# Integral $\int \sqrt{\frac{x}{2-x}}dx$

$$\int \sqrt{\frac{x}{2-x}}dx$$

can be written as:

$$\int x^{\frac{1}{2}}(2-x)^{\frac{-1}{2}}dx.$$

there is a formula that says that if we have the integral of the following type:

$$\int x^m(a+bx^n)^p dx,$$

then:

• If $p \in \mathbb{Z}$ we simply use binomial expansion, otherwise:
• If $\frac{m+1}{n} \in \mathbb{Z}$ we use substitution $(a+bx^n)^p=t^s$ where $s$ is denominator of $p$;
• Finally, if $\frac{m+1}{n}+p \in \mathbb{Z}$ then we use substitution $(a+bx^{-n})^p=t^s$ where $s$ is denominator of $p$.

If we look at this example:

$$\int x^{\frac{1}{2}}(2-x)^{\frac{-1}{2}}dx,$$

we can see that $m=\frac{1}{2}$, $n=1$, and $p=\frac{-1}{2}$ which means that we have to use third substitution since $\frac{m+1}{n}+p = \frac{3}{2}-\frac{1}{2}=1$ but when I use that substitution I get even more complicated integral with square root. But, when I tried second substitution I have this:

$$2-x=t^2 \Rightarrow 2-t^2=x \Rightarrow dx=-2tdt,$$

so when I implement this substitution I have:

$$\int \sqrt{2-t^2}\frac{1}{t}(-2tdt)=-2\int \sqrt{2-t^2}dt.$$

This means that we should do substitution once more, this time:

$$t=\sqrt{2}\sin y \Rightarrow y=\arcsin\frac{t}{\sqrt{2}} \Rightarrow dt=\sqrt{2}\cos ydy.$$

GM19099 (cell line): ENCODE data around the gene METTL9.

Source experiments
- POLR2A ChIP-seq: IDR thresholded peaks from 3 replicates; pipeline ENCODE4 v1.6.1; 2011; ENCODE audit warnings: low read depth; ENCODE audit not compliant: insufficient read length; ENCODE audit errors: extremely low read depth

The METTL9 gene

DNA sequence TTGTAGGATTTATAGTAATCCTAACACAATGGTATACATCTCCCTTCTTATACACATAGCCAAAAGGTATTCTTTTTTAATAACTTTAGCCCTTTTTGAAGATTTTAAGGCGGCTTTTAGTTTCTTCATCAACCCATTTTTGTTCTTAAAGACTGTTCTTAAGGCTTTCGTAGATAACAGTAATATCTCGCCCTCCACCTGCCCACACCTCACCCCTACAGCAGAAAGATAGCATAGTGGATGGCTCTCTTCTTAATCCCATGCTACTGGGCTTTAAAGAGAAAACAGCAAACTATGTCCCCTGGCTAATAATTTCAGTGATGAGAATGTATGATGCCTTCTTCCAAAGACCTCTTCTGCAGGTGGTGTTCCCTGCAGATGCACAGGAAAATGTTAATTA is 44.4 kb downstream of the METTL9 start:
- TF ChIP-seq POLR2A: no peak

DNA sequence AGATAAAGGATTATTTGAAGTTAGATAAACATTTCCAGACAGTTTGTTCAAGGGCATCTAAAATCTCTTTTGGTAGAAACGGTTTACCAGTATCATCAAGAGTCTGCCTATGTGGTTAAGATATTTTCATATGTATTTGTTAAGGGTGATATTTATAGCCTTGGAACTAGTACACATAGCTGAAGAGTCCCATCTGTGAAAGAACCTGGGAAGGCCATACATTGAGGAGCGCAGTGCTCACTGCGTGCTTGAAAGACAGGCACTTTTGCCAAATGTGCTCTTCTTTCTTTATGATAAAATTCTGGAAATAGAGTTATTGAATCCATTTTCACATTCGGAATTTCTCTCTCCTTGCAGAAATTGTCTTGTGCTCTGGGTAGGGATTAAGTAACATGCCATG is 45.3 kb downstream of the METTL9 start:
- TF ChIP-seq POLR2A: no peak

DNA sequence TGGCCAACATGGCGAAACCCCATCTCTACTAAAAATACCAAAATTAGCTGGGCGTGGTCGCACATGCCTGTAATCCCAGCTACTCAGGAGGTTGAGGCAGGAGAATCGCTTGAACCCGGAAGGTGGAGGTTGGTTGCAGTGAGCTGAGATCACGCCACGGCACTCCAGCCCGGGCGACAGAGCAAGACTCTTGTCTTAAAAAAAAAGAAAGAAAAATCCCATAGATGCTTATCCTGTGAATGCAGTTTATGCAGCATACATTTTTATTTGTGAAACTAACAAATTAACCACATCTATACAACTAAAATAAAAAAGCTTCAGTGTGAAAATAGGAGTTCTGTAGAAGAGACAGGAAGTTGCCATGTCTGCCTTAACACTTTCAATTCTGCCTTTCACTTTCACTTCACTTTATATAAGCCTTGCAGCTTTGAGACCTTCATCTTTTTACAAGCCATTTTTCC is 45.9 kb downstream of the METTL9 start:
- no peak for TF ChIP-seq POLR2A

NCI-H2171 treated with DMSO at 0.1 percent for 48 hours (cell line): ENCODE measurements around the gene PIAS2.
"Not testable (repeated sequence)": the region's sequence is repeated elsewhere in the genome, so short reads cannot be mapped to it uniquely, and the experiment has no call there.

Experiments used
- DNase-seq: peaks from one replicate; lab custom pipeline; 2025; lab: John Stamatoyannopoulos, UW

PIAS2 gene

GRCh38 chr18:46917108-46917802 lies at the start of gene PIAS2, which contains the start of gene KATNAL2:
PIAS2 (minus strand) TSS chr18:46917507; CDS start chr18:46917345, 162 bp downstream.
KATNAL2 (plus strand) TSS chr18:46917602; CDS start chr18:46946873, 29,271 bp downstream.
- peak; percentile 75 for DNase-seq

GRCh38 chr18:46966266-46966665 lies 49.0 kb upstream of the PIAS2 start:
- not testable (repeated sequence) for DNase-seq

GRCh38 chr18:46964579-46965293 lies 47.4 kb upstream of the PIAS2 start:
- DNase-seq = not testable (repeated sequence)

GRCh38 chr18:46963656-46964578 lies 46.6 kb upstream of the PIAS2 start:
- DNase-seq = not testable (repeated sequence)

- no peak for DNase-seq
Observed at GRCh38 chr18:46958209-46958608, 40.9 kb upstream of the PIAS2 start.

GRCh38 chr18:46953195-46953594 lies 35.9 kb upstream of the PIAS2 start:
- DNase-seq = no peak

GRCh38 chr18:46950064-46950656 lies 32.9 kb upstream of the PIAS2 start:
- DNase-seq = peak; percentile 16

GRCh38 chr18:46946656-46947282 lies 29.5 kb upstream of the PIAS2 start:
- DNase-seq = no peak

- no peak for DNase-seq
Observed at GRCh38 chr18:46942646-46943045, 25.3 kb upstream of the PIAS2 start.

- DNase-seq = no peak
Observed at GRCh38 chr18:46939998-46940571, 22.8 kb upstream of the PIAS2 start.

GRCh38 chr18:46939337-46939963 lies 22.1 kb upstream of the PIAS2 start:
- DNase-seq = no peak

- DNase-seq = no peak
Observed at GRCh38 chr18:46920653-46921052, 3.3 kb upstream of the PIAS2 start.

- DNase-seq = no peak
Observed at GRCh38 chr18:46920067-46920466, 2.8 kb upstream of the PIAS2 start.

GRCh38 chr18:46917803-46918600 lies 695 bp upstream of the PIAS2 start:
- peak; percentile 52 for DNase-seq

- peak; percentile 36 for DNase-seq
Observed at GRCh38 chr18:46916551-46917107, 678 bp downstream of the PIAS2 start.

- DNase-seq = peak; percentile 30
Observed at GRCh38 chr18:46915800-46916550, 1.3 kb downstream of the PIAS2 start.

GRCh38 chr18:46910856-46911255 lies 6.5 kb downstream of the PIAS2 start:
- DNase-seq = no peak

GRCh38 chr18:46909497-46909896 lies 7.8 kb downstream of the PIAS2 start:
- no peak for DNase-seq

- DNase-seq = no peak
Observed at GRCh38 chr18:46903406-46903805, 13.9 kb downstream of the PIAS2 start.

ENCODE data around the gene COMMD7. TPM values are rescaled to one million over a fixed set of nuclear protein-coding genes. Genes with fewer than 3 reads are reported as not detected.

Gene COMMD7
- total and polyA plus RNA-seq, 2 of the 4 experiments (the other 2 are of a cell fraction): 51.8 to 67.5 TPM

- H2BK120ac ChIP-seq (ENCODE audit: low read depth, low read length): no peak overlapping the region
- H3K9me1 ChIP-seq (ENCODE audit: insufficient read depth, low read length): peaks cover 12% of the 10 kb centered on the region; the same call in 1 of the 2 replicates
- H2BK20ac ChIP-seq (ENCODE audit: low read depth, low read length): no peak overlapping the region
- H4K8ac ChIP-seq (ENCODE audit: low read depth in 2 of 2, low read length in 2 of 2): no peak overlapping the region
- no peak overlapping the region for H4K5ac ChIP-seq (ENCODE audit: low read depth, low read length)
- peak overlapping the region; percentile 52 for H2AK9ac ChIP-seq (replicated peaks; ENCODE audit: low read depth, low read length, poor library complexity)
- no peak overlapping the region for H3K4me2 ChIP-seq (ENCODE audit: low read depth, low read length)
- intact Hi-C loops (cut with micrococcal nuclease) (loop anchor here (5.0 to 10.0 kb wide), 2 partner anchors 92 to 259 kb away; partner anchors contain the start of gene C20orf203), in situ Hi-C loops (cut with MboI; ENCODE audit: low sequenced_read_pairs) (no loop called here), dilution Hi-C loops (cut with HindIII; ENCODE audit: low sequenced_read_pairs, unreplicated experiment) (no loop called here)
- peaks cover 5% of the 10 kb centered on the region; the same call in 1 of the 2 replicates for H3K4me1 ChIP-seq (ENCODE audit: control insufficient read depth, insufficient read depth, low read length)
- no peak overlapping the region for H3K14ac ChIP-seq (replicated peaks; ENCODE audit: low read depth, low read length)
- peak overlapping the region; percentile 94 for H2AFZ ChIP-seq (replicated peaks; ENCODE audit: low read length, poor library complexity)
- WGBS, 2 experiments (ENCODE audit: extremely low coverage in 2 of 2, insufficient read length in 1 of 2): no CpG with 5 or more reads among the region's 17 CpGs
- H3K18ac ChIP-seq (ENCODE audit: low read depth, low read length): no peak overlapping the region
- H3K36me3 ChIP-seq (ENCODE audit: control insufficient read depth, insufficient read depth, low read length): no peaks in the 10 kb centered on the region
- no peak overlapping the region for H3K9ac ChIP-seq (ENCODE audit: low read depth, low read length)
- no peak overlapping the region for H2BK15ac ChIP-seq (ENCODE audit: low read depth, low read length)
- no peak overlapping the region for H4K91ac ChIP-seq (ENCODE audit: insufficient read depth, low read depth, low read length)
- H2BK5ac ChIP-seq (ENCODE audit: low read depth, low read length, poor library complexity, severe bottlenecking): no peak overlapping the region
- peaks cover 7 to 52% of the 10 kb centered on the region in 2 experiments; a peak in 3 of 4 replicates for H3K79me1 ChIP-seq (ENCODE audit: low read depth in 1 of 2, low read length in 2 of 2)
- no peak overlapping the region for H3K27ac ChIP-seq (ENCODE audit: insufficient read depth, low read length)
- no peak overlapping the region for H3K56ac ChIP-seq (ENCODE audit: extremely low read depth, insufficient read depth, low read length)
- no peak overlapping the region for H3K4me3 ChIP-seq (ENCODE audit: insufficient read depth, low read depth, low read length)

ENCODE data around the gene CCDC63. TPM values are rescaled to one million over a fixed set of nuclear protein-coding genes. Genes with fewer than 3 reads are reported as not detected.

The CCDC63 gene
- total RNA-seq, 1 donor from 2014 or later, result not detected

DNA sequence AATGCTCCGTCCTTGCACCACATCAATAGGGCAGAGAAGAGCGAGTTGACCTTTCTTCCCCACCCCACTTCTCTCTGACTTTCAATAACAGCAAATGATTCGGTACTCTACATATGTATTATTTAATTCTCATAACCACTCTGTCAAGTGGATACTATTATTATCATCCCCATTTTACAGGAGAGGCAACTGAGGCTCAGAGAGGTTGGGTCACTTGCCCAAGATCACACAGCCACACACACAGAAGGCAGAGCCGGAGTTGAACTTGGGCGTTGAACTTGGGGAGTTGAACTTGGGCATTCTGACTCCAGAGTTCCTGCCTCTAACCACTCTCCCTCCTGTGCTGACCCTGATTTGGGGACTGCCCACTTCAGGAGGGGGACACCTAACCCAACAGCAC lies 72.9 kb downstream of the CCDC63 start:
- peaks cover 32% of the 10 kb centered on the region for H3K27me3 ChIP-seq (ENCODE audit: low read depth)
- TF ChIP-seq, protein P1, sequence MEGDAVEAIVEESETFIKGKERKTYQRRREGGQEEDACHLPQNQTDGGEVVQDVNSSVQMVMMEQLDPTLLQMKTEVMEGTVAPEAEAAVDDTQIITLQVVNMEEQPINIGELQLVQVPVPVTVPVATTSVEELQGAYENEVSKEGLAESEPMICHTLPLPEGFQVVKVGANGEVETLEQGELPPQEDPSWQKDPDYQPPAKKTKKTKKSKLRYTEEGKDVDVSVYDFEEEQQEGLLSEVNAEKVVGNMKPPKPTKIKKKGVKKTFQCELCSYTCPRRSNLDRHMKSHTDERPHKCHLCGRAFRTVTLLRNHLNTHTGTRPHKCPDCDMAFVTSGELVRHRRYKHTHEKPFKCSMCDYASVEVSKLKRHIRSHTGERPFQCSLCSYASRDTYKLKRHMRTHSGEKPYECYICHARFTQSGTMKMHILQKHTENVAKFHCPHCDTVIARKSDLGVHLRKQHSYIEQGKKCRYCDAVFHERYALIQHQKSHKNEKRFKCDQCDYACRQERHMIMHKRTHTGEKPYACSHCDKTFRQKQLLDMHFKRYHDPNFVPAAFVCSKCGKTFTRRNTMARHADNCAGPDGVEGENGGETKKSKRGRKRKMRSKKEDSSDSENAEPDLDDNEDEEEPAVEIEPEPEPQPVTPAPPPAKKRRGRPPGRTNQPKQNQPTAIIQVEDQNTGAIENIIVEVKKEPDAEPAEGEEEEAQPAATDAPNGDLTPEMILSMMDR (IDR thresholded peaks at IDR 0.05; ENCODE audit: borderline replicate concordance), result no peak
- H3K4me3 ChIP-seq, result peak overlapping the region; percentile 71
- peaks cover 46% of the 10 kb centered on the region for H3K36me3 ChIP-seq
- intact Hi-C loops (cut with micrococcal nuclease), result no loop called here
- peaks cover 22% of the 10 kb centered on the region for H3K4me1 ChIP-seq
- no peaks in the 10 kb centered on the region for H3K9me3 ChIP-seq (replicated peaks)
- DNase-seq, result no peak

So now we have:

\begin{align*} -2\int \sqrt{2-2\sin^2y}\sqrt{2}\cos ydy={}&-4\int\cos^2ydy = -4\int \frac{1+\cos2y}{2}dy={} \\ {}={}& -2\int dy -2\int \cos2ydy = -2y -\sin2y. \end{align*}

Now, we have to return to variable $x$:

\begin{align*} -2\arcsin\frac{t}{2} -2\sin y\cos y ={}& -2\arcsin\frac{t}{2} -2\frac{t}{\sqrt{2}}\sqrt\frac{2-t^2}{2}={} \\ {}={}& -2\arcsin\frac{t}{2} -\sqrt{t^2(2-t^2)}. \end{align*}

Now to $x$:

$$-2\arcsin\sqrt{\frac{2-x}{2}} - \sqrt{2x-x^2},$$

which would be just fine if I haven't checked the solution to this in workbook where the right answer is:

$$2\arcsin\sqrt\frac{x}{2} - \sqrt{2x-x^2},$$

and when I found the derivative of this, it turns out that the solution in workbook is correct, so I made a mistake and I don't know where, so I would appreciate some help, and I have a question, why the second substitution works better in this example despite the theorem i mentioned above which says that I should use third substitution for this example?

• Just a different thought, try u sub $\sqrt{2-x}=t$ and see what happens – imranfat Mar 8 '16 at 18:26
• 2-x=t is better – Takahiro Waki Mar 8 '16 at 18:45
• @imranfat: Isn't that just what he did? cdummie you are missing some square roots from the denominators of the arcsine arguments when going from $y$ to $t$, I guess, since $y=\arcsin\frac{t}{\sqrt2}$. Or, the roots in the last line are not supposed to be in the root. – MickG Mar 8 '16 at 20:47
• @MickG Yeah, but I just tried to avoid the mumble jumble of that standard formula with that m,b,n,p . I became dizzy and so I had to close the page. I took a paper and did the u-sub I suggested and midway through, the integral became standard bread and butter, I quit... – imranfat Mar 8 '16 at 21:51
• Seems the OP did his job correctly @imranfat: see my answer below. – MickG Mar 8 '16 at 21:53

Let me try do derive that antiderivative. You computed:

$$f(x)=\underbrace{-2\arcsin\sqrt{\frac{2-x}{2}}}_{f_1(x)}\underbrace{-\sqrt{2x-x^2}}_{f_2(x)}.$$